Writings[ edit ] She is the author of Home Advantage: Realistic Accounts of Fieldworkand author of Unequal Childhoods: Class, Race, and Family Life
For Lareau, life chances, or opportunities to succeed in life vary by socioeconomic status and institutional advantages, or compensations one acquires through child-rearing which are useful in an academic setting.
The terms natural growth and concerted cultivation, both coined by Lareau, refer to types of child rearing resulting from these differing socioeconomic statuses. Children in both categories grow up in different social settings and are therefore dealt different sets of cultural capital.
As they mature, they use this cultural capital to construct their own social trajectory, or path in society. These benefits, though not tangible, vary greatly across the two categories. In order to obtain food, her parents turned to agricultural labor and developed their land into their own Garden of Eden.
Fortunately, mother graduated high school and when she turned nineteen, she immigrated to the United States with a few of her siblings. They moved in with a distant uncle until they could afford their own apartment.
Mom worked in a factory full-time and attended English classes in a nearby public school. She struggled a great deal because of the language barrier. Soon she decided to attend LaGuardia Community College.
Both my parents resulted from natural growth, but my father never graduated high school back in Dominican Republic, and unlike Mom, he never went to college. She managed to get her associates degree before I came into the picture. Once I arrived, she and I moved into the public housing projects in Brooklyn.
A couple of years later when my father returned she began working for the post office: Then she and dad had my sister. Soon after, my parents divorced, mom remarried to my stepfather and we moved into our own home. We had finally achieved social mobility. He never stressed the importance of school to me.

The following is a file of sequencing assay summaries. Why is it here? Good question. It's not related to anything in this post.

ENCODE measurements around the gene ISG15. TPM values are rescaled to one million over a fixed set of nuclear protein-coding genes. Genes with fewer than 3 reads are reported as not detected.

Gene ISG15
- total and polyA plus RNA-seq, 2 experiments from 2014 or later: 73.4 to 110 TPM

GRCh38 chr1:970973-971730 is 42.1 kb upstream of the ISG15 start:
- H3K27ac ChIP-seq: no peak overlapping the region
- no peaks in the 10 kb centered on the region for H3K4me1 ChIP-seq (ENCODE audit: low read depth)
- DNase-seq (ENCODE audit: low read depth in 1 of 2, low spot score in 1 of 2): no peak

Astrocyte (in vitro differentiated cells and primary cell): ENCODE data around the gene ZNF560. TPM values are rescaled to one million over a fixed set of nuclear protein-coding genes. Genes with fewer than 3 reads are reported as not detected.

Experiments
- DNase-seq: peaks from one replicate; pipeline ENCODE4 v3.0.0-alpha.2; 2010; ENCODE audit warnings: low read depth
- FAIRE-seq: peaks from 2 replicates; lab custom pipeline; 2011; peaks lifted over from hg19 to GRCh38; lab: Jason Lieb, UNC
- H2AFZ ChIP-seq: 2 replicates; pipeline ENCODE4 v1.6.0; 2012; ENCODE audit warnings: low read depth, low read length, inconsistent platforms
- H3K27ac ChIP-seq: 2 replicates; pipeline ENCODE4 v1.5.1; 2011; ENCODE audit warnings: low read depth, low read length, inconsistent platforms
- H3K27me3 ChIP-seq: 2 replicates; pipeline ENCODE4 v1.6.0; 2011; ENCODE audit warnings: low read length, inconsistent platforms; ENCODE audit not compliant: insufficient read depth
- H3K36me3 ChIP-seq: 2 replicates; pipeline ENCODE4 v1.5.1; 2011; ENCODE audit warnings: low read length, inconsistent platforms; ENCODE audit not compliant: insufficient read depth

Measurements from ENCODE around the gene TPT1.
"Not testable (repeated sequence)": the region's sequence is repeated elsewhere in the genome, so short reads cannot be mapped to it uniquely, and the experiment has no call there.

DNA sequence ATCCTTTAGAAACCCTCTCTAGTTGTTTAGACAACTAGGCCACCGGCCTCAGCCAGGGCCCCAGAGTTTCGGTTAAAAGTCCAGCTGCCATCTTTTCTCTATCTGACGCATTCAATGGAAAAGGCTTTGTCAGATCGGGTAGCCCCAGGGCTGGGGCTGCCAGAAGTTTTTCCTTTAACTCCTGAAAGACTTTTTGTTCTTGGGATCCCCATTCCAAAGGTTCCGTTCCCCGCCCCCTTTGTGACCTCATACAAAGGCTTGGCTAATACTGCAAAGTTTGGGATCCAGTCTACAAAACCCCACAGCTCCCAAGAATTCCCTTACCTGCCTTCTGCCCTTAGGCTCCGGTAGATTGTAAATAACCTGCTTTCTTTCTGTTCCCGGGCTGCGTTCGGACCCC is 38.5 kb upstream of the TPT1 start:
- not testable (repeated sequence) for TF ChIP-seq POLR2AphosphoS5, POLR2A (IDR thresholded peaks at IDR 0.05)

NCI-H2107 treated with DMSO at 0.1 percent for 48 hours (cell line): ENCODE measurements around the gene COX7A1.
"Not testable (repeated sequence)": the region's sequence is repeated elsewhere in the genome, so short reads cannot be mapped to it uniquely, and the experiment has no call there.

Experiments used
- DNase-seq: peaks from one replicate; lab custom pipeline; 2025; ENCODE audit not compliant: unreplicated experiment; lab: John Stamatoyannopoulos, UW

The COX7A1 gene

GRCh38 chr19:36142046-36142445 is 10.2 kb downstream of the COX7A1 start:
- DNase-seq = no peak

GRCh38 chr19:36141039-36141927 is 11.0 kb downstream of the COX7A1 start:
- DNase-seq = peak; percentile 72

For the most part, I figured it out on my own in elementary school. I realized that all the smart kids got pizza and ice cream parties and that the teachers treated them better. My sister however, emerged as the product of concerted cultivation. Since we moved to a new home, she grew up in a completely different environment, a safer one with more potential.
Professionals and friends who practiced concerted cultivation greatly influenced the way my mother thought. Till this day my mom has her taking acting courses in the city.Specifically, the advantages of “concerted cultivation” are more easily translated into skills and credentials that allow them to get ahead economically (education, skills, cultural knowledge, life experiences), suggesting that the Stephens-Fowler children will be more likely than the Long children to rise into middle class positions.
Jul 02, · It is a popular belief that middle-class families use concerted cultivation as their method of parenting and the lower-class use the accomplishment of natural growth. In other words, middle-class families have the tendency to over-parent and the lower-class have a more hands off approach.
There are two primary ways to raise children: concerted cultivation and accomplishment of natural growth (Lareau, ). Concerted cultivation is the type of child rearing seen mostly in middle-class families while accomplishment of natural growth. racial concerted cultivation and the accomplishment of natural growth, which, I argue, respectively correspond to ‘explicit’ and ‘implicit’ socialization approaches to conveying messages about culture, race, and .
It is well established that cultural and economic resources imparted to children vary significantly by social class. Literature on concerted cultivation has highlighted the way out-of-school. This paper takes as its starting point the concept of concerted cultivation as coined by Annette Lareau.
It examines whether a focus on concerted cultivation adequately captures the various practices observed in young women's experiences of being privately educated in four schools in one area of .